The Price Impact and Survival of Irrational Traders

50 Pages Posted: 10 Jan 2003 Last revised: 20 Aug 2009

See all articles by Leonid Kogan

Leonid Kogan

Massachusetts Institute of Technology (MIT) - Sloan School of Management; National Bureau of Economic Research (NBER)

Stephen A. Ross

Massachusetts Institute of Technology (MIT) - Sloan School of Management; Yale University - International Center for Finance

Jiang Wang

Massachusetts Institute of Technology (MIT) - Sloan School of Management; China Academy of Financial Research (CAFR); National Bureau of Economic Research (NBER)

Mark M. Westerfield

University of Washington

Multiple version iconThere are 3 versions of this paper

Date Written: January 2003

Abstract

Milton Friedman argued that irrational traders will consistently lose money, won't survive and, therefore, cannot influence long run equilibrium asset prices. Since his work, survival and price influence have been assumed to be the same. Often partial equilibrium analysis has been relied upon to examine the survival of irrational traders and to make inferences on their influence on prices. In this paper, we demonstrate that survival and influence on prices are two independent concepts. The price impact of irrational traders does not rely on their long-run survival and they can have a significant impact on asset prices even when their wealth becomes negligible. In addition, in contrast to a partial equilibrium analysis, general equilibrium considerations matter since the ability of irrational traders to impact prices even when their wealth is diminishing can significantly affect their chances for long-run survival. In sum, in a long-run equilibrium, we explicitly show that price impact can occur whether or not the irrational traders survive. In related work, we show that even if the irrational traders survive they may have no price impact.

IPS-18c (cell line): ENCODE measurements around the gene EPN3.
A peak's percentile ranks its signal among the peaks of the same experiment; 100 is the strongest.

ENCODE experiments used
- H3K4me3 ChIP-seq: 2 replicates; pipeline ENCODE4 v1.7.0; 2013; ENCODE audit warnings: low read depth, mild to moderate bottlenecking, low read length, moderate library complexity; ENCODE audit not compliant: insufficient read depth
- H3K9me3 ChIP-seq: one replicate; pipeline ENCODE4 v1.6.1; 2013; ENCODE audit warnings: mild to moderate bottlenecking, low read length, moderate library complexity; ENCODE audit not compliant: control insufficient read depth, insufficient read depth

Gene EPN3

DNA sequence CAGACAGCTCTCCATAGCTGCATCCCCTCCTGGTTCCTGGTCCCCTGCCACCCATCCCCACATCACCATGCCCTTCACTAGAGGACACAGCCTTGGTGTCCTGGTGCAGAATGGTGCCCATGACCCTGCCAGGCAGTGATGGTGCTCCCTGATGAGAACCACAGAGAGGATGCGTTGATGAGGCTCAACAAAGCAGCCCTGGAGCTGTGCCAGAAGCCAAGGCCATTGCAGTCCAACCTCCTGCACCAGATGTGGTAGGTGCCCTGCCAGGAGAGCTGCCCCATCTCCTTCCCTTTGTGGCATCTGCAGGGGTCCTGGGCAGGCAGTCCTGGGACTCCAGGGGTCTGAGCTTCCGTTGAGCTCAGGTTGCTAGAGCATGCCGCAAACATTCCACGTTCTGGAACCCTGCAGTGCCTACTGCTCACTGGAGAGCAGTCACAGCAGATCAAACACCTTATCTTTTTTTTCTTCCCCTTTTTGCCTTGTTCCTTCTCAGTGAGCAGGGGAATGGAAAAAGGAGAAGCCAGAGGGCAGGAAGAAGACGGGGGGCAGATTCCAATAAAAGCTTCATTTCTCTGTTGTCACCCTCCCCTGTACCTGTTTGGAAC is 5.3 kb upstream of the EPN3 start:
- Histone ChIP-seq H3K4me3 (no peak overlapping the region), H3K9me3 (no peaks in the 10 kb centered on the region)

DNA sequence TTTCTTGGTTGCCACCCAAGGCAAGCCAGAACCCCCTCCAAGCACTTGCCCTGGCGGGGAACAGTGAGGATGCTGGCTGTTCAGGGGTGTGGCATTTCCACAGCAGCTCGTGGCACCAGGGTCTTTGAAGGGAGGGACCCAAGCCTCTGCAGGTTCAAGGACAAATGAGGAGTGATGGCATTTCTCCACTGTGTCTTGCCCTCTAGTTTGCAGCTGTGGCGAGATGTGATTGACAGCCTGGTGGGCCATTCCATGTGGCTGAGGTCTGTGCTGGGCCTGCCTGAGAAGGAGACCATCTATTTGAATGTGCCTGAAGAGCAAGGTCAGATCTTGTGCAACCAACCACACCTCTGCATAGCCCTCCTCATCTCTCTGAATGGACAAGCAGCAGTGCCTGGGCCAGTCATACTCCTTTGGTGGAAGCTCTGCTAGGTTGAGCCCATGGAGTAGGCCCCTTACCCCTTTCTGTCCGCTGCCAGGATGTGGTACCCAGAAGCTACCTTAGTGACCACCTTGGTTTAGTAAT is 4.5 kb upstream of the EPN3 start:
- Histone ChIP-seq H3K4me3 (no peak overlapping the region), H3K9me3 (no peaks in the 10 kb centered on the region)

Suggested Citation

Kogan, Leonid and Ross, Stephen A. and Wang, Jiang and Westerfield, Mark M., The Price Impact and Survival of Irrational Traders (January 2003). NBER Working Paper No. w9434. Available at SSRN: https://ssrn.com/abstract=368190

Leonid Kogan (Contact Author)

Massachusetts Institute of Technology (MIT) - Sloan School of Management ( email )

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National Bureau of Economic Research (NBER)

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Stephen A. Ross

Massachusetts Institute of Technology (MIT) - Sloan School of Management ( email )

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Yale University - International Center for Finance

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Jiang Wang

Massachusetts Institute of Technology (MIT) - Sloan School of Management ( email )

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China Academy of Financial Research (CAFR)

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National Bureau of Economic Research (NBER)

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Mark M. Westerfield

University of Washington ( email )

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